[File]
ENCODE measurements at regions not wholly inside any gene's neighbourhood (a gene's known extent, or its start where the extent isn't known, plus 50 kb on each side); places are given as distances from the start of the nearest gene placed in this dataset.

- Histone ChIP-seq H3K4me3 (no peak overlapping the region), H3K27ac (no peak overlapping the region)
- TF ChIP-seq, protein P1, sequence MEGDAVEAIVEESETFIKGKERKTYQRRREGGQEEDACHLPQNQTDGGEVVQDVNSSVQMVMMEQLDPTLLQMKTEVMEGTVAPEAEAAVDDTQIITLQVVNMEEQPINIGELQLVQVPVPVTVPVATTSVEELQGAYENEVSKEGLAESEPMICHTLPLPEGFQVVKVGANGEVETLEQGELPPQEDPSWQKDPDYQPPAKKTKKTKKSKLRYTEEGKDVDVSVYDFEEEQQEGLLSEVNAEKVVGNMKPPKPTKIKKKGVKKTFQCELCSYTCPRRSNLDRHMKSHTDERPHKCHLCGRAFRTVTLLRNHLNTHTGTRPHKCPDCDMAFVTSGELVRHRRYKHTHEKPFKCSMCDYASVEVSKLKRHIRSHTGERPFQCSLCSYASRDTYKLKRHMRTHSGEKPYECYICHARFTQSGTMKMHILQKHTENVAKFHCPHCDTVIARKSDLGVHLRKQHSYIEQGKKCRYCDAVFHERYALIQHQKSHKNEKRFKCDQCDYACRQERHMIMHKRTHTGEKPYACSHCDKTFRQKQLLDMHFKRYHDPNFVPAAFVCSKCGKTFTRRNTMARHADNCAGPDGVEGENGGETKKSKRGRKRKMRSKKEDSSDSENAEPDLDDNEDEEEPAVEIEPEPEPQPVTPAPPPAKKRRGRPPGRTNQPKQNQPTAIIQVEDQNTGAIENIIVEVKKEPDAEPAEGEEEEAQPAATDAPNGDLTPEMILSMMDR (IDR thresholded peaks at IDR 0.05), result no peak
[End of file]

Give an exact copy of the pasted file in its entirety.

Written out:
ENCODE measurements at regions not wholly inside any gene's neighbourhood (a gene's known extent, or its start where the extent isn't known, plus 50 kb on each side); places are given as distances from the start of the nearest gene placed in this dataset.

- Histone ChIP-seq H3K4me3 (no peak overlapping the region), H3K27ac (no peak overlapping the region)
- TF ChIP-seq, protein P1, sequence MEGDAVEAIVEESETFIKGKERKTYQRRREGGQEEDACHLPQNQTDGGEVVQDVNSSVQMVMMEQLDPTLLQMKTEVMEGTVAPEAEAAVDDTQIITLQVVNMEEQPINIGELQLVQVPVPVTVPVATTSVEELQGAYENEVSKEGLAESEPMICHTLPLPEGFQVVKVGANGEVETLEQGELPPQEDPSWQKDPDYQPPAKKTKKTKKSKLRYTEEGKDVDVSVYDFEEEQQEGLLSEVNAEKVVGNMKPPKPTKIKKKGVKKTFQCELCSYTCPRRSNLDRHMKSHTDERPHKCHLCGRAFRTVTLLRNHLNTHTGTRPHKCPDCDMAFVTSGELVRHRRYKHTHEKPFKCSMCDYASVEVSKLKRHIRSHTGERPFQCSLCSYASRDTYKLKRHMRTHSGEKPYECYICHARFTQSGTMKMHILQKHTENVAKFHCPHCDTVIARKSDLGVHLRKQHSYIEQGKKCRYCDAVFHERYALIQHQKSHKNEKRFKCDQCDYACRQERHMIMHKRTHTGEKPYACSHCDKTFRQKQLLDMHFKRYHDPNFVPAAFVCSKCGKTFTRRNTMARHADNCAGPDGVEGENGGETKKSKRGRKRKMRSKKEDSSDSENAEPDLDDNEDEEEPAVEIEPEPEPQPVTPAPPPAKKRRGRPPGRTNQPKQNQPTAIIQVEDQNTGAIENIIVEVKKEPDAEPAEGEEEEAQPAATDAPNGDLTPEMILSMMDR (IDR thresholded peaks at IDR 0.05), result no peak